In the keenly contested Ondo State gubernatorial election held November 26, the candidate of the All Progressives Congress (APC), Oluwarotimi Odunayo Akeredolu (SAN), was declared winner. He polled a total of 244,842 votes to defeat other contestants in the race to the Alagbaka Government House, Akure. 

His closest rival and the candidate of the ruling Peoples Democratic Party (PDP), Eyitayo Jegede (SAN), came second with 150,380 votes, while Olusola Oke of the Alliance for Democracy (AD) got 126,889 votes to place third.

The Independent National Electoral Commission (INEC) explained that Akeredolu scored the highest number of votes cast and secured more than the statutory requirement of 25 percent of votes cast in two-thirds of the 18 local councils in the state.  Giving a breakdown of how the leading candidates fared in the election, INEC’s Chief Returning Officer, Prof. Abdulganiyu Ambali, said that Akeredolu won in 14 local councils while Jegede and Oke won in two local councils each.

The PDP has, however, rejected the results and urged its candidate, Jegede, to head for the tribunal. But the leadership of the PDP in the state, personified by the state governor, Olusegun Mimiko, accepted the poll results and has congratulated  Akeredolu. The APC candidate has already been given a certificate of return by the electoral umpire.

We congratulate Akeredolu and urge him to be magnanimous in victory. He should carry everybody along as he has promised and fulfill his promises to the people of the state.  We also congratulate all the stakeholders in this election. It is commendable that they all behaved in a civil and orderly manner that made it possible for the electoral umpire, the Independent National Electoral Commission (INEC), to achieve a credible outcome.

The poll was generally peaceful. It was devoid of violence and many of the other problems that marred some of the recent elections in the country. Above all, it was conclusive, having produced a clear winner.

Although some people have criticized the election because of the late court rulings which proclaimed Jegede as the candidate of the PDP in the exercise, the outcome of the election as a true reflection of the votes cast on election day has not been strongly contested. The argument in some quarters is that INEC should have postponed the election to give Jegede time to campaign more, having just been adjudged the candidate of the PDP a few days to the election. It must be recalled, however, that INEC’s postponement of the recent Edo poll earned the electoral agency many knocks from those who felt the action conferred advantage on one party over the other.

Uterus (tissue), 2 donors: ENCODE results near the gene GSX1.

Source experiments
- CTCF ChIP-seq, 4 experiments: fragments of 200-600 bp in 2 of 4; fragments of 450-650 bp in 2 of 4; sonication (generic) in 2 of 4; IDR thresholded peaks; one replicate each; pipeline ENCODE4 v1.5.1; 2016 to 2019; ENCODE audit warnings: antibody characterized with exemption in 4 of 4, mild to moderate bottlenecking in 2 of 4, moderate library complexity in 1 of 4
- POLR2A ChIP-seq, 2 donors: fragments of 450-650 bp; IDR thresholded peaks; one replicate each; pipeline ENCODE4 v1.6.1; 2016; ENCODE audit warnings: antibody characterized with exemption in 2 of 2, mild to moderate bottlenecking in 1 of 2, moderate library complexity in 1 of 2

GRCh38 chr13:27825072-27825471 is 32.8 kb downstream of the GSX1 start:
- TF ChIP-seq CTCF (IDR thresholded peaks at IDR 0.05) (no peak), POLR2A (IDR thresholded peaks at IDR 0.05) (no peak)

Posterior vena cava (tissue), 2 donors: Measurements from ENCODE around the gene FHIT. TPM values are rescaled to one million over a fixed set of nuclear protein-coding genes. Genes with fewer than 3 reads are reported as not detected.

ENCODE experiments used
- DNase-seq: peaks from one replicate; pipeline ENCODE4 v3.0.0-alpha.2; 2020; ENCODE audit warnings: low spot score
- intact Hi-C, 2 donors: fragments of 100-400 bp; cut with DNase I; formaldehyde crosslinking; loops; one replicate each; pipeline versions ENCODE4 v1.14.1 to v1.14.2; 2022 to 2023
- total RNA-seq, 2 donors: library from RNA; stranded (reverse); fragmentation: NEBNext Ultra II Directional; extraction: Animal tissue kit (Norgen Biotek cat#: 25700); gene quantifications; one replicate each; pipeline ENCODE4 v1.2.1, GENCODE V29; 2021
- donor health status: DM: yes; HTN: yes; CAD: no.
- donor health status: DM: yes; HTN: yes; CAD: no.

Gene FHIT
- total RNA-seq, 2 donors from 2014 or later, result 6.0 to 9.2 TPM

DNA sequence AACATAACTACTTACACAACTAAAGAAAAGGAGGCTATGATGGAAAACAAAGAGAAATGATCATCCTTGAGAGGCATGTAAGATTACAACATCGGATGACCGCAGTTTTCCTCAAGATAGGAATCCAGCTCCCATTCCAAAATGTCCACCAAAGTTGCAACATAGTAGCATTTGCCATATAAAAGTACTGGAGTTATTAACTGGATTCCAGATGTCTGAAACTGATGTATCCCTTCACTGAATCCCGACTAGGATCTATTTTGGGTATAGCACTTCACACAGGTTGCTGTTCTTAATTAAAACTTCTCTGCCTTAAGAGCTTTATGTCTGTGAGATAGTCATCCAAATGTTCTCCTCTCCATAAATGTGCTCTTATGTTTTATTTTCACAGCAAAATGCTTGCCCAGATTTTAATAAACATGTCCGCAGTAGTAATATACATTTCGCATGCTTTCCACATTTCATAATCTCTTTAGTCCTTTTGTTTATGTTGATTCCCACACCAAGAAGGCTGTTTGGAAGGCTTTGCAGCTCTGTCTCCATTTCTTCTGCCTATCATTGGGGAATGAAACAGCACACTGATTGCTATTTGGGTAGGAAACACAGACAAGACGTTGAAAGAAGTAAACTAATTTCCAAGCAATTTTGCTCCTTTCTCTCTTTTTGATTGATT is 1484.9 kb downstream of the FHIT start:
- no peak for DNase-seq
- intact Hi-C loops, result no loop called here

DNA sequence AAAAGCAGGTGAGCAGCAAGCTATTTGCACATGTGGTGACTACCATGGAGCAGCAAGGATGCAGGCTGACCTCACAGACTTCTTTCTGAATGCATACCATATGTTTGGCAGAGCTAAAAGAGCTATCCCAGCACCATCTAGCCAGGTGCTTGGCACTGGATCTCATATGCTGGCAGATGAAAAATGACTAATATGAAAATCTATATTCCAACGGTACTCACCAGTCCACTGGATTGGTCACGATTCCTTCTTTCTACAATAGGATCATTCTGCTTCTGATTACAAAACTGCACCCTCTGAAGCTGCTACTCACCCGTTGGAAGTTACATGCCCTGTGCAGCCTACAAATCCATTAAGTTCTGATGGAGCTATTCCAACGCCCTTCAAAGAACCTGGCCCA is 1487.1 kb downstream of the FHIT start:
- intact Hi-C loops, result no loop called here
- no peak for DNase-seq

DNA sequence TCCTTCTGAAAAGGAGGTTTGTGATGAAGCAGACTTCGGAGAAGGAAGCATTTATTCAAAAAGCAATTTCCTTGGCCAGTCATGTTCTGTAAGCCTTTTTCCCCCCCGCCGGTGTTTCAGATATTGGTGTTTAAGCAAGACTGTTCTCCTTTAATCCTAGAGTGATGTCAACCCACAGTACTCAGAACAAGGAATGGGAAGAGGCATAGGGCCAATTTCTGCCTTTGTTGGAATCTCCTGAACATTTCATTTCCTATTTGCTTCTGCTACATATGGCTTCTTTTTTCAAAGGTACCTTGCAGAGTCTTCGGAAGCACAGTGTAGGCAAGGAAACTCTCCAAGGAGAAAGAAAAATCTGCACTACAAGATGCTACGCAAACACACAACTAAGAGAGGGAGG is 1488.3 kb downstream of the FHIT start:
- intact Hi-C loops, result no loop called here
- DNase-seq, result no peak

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We, therefore, urge those who lost out in this poll to abide by the rule of law on the matter in the best interest of the state. All the politicians should bear in mind that public office is for service to the people and those who are not satisfied with the outcome of the election are free to seek redress at the electoral tribunal as provided for in our electoral laws. On no account should any candidate resort to self-help or any action capable of breaching the peace of the state.

We commend the electoral umpire for conducting a conclusive election this time around. With Ondo poll, INEC has broken the jinx of inconclusive polls.  We expect it to continue to improve in subsequent elections in the country.

The Ondo election was generally adjudged as peaceful, free and credible by local and international observers. It is good that it did not witness any major untoward incident. The poll is, indeed, an improvement on previous elections in the state and some other parts of the country that were marred by electoral violence and other malpractices.

Reports on the election showed that the law enforcement agents, including the Police, the Civil Defence Corps and the Federal Road Safety Commission officials, prevented the breakdown of law and order in all polling units in the state.

Despite the peaceful conduct of the poll, there are some aspects of the polling process that need to be improved on.  The malfunctioning of card readers during elections should be properly addressed. We have said it before that INEC should ensure that card readers are functional at all elections. The sad incident of malfunctioning card readers should become a thing of the past. It is either the use of the card reader is perfected or we jettison it. We cannot continue to lament over malfunctioning card readers in every election. If card readers can fail in a state election, there will be more of such in the 2019 general elections. Besides the failure of the card readers, there were some allegations of voter inducement. Nigerian politicians and the electorate should strive to rise above this anomalous practice. Cases of electoral malpractices and ballot snatching were said to be minimal. All the stakeholders deserve credit for this.

However, the restriction order across the state shut down business and vehicular traffic, which affected motorists plying the Shagamu-Ore expressway to other parts of the country. In future elections, movement of people, especially those travelling through major expressways to other states, should not be restricted.

We commend the people of Ondo State, INEC, security agents and other stakeholders who made this gubernatorial poll a success.